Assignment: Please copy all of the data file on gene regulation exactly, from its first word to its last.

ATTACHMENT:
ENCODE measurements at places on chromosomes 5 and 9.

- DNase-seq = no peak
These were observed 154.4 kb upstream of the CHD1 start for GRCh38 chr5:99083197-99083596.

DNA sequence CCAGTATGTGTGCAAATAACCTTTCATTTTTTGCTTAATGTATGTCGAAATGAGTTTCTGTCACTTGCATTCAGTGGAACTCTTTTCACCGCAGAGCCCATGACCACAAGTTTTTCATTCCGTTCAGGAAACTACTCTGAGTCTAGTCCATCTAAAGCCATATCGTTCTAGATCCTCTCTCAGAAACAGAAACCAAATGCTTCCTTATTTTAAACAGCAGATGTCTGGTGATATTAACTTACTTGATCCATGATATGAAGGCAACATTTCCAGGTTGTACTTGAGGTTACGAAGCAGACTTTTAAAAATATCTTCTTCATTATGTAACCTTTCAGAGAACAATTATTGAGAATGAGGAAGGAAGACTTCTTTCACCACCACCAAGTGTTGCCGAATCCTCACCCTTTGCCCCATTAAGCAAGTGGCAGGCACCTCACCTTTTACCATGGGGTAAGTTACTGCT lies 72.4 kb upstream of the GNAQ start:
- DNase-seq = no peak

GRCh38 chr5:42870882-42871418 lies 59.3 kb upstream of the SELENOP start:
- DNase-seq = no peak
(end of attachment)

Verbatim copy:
ENCODE measurements at places on chromosomes 5 and 9.

- DNase-seq = no peak
These were observed 154.4 kb upstream of the CHD1 start for GRCh38 chr5:99083197-99083596.

DNA sequence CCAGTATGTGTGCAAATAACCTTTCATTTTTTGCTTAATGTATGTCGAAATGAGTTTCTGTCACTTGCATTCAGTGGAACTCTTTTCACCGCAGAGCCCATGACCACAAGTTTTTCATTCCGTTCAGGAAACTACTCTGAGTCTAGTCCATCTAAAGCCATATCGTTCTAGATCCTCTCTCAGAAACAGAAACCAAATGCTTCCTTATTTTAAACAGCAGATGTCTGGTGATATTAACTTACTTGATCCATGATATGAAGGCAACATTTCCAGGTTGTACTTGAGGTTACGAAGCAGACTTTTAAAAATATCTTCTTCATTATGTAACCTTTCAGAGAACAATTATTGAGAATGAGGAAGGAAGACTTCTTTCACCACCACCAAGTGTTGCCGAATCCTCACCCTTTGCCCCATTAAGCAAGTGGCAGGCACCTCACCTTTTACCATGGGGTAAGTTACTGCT lies 72.4 kb upstream of the GNAQ start:
- DNase-seq = no peak

GRCh38 chr5:42870882-42871418 lies 59.3 kb upstream of the SELENOP start:
- DNase-seq = no peak